for chunk in [phi_3_chunks, llama_3_chunks]:

# Populate audio gen vector store with embedded chunks about OpenVoice

Run the script:


At this step, we have successfully created vector stores.

Step 3:

Create file, and build a RAG pipeline. To access the pipeline from the Streamlit application, we can serve it using the serve_pipeline function, which provides a REST API compatible with the OpenAI API.

from agent_dingo.agent import Agent
from agent_dingo.serve import serve_pipeline
from components import llm_vector_store, audio_gen_vector_store, embedder, llm

agent = Agent(llm, max_function_calls=3)

# Define a function that an agent can call if needed
def retrieve(topic: str, query: str) -> str:
    """Retrieves the documents from the vector store based on the similarity to the query.
    This function is to be used to retrieve the additional information in order to answer users' queries.

    topic : str
        The topic, can be either "large_language_models" or "audio_generation_models".
        "large_language_models" covers the documentation of Phi-3 family of models from Microsoft and Llama 3 model from Meta.
        "audio_generation_models" covers the documentation of OpenVoice voice cloning model from MyShell.
        Enum: ["large_language_models", "audio_generation_models"]
    query : str
        A string that is used for similarity search of document chunks.

        JSON-formatted string with retrieved chunks.
    print(f'called retrieve with topic {topic} and query {query}')
    if topic == "large_language_models":
        vs = llm_vector_store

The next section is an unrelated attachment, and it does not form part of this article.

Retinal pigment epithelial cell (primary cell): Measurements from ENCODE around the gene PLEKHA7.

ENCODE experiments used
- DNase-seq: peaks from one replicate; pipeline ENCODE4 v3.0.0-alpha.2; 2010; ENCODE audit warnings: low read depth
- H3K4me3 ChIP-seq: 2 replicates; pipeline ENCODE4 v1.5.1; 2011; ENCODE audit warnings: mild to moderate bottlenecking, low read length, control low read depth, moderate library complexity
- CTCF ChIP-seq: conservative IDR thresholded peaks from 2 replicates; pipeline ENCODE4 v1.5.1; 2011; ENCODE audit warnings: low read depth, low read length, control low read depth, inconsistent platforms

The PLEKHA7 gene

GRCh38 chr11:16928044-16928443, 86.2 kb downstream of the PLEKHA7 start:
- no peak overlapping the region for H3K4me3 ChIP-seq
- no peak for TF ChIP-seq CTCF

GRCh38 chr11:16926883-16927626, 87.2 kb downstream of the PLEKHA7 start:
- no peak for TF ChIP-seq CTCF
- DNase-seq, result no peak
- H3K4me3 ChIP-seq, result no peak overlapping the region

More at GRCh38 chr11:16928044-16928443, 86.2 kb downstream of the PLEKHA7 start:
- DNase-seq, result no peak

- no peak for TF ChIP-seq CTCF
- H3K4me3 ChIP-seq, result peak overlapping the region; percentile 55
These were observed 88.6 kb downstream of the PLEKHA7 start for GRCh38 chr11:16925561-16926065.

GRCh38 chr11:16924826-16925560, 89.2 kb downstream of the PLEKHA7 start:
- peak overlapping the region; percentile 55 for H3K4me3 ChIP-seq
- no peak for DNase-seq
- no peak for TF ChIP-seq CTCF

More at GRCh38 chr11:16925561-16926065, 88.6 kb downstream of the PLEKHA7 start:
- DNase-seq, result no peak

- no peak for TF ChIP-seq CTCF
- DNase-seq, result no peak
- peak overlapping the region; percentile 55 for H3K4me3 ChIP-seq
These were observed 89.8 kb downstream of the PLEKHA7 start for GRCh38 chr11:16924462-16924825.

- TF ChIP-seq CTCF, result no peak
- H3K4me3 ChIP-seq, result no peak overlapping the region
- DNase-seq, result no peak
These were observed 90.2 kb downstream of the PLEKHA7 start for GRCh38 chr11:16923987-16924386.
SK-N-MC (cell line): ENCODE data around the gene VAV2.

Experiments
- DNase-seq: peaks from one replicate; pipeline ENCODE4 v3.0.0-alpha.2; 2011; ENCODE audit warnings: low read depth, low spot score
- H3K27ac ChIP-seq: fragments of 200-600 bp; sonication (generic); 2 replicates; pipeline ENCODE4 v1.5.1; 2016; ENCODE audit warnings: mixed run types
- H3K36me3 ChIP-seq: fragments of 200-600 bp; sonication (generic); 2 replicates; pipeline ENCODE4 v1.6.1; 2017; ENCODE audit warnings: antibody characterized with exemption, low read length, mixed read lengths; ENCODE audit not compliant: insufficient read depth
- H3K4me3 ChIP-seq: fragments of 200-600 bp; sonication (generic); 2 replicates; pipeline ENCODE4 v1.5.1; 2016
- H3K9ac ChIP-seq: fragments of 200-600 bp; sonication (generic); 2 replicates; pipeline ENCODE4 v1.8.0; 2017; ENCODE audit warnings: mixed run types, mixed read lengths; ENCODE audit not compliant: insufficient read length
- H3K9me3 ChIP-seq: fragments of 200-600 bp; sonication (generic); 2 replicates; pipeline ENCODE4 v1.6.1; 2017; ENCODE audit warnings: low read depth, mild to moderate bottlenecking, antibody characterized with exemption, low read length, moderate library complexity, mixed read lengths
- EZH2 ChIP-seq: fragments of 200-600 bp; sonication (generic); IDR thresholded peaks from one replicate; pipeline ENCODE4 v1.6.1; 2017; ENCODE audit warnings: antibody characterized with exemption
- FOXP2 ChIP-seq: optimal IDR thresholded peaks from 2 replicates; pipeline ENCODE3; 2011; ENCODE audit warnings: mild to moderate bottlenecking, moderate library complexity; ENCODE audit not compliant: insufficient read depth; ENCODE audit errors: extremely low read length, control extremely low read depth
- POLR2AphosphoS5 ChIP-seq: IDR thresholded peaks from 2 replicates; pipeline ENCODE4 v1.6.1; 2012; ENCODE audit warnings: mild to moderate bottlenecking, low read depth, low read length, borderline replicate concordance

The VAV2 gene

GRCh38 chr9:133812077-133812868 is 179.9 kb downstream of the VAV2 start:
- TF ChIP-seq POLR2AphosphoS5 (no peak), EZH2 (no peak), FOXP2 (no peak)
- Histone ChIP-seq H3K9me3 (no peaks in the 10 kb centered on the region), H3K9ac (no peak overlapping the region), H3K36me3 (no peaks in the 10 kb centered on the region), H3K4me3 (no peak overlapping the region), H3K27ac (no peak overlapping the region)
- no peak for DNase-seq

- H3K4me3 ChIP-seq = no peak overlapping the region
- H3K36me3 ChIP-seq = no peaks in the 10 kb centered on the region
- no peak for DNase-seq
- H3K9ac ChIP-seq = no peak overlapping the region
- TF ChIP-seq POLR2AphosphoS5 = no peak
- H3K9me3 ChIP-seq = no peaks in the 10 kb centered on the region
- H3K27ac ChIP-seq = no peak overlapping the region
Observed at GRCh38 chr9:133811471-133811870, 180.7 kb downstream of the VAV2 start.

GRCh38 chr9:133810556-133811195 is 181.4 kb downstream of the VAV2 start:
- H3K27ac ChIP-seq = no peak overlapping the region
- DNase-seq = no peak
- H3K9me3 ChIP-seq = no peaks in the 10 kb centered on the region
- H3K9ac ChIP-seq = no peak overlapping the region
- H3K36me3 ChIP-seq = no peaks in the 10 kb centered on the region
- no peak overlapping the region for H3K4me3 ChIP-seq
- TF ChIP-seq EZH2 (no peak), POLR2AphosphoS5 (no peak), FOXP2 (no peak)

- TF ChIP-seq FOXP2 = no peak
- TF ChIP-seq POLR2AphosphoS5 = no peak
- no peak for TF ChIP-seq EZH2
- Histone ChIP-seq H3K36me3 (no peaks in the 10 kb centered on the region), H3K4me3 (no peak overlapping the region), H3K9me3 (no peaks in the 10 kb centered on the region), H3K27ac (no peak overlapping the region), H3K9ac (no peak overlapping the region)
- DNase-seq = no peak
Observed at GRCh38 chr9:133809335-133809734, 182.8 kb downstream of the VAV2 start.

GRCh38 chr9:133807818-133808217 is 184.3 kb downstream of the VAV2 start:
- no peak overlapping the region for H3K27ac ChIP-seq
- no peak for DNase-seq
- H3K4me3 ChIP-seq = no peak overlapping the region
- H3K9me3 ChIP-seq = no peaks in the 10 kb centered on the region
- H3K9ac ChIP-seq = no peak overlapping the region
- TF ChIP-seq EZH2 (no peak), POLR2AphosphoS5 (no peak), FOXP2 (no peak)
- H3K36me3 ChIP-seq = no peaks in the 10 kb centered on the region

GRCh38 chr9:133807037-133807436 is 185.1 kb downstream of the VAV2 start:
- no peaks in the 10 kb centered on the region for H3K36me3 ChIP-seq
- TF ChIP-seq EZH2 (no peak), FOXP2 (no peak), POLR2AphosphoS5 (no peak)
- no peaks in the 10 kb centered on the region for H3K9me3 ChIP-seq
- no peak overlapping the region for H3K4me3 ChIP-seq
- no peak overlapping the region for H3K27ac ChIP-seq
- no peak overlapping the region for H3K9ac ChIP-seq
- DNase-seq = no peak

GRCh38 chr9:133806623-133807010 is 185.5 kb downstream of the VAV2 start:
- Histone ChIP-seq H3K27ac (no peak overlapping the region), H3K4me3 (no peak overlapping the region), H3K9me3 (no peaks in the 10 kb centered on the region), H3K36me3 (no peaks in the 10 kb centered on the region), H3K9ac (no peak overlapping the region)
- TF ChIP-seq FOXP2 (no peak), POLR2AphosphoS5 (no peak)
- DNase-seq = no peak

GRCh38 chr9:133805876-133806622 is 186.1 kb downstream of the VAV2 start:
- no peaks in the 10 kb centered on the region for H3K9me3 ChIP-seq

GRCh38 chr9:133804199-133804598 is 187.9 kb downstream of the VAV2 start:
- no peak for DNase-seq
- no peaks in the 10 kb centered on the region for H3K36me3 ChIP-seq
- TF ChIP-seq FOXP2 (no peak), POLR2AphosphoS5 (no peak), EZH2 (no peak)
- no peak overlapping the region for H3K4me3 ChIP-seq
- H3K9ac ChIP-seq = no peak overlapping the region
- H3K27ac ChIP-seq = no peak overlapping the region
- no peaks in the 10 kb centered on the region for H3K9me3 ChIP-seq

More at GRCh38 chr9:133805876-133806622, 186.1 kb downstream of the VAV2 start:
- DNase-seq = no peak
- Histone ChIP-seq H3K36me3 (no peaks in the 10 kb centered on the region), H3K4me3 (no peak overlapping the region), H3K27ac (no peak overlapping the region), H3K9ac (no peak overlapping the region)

elif topic == "audio_generation_models":
        vs = audio_gen_vector_store
        return "Unknown topic. The topic must be one of `large_language_models` or `audio_generation_models`"
    query_embedding = embedder.embed(query)[0]
    retrieved_chunks = vs.retrieve(k=5, query=query_embedding)
    print(f'retrieved data: {retrieved_chunks}')
    return str([chunk.content for chunk in retrieved_chunks])

# Create a pipeline
pipeline = agent.as_pipeline()

# Serve the pipeline
    {"gpt-agent": pipeline},

Run the script:


At this stage, we have an openai-compatible backend with a model named gpt-agent, running on The Streamlit application will send requests to this backend.

Step 4:

Create file, and build a chatbot UI:

import streamlit as st
from openai import OpenAI

st.title("🦊 Agent")

# provide any string as an api_key parameter
client = OpenAI(base_url="", api_key="123")

if "openai_model" not in st.session_state:
    st.session_state["openai_model"] = "gpt-agent"
if "messages" not in st.session_state:
    st.session_state.messages = []

for message in st.session_state.messages:
    avatar = "🦊" if message["role"] == "assistant" else "👤"
    with st.chat_message(message["role"], avatar=avatar):

if prompt := st.chat_input("How can I assist you today?"):
    st.session_state.messages.append({"role": "user", "content": prompt})
    with st.chat_message("user", avatar="👤"):

    with st.chat_message("assistant", avatar="🦊"):
        stream =
                {"role": m["role"], "content": m["content"]}
                for m in st.session_state.messages
        response = st.write_stream((i for i in stream.choices[0].message.content))
    st.session_state.messages.append({"role": "assistant", "content": response})

Run the application:

streamlit run

🎉 We have successfully built an Agent that is augmented with the technical documentation of several newly released generative models and can retrieve information from these documents if necessary. Let’s ask some technical questions, and check the generated output:


In this tutorial, we have developed a RAG agent that can access external knowledge bases, selectively decide whether to access the external data, which data source to use (and how many times), and how to rewrite the user's query before retrieving the data.

It can be seen that the Dingo framework enhances the development of LLM-based applications by allowing developers to quickly and easily create application prototypes.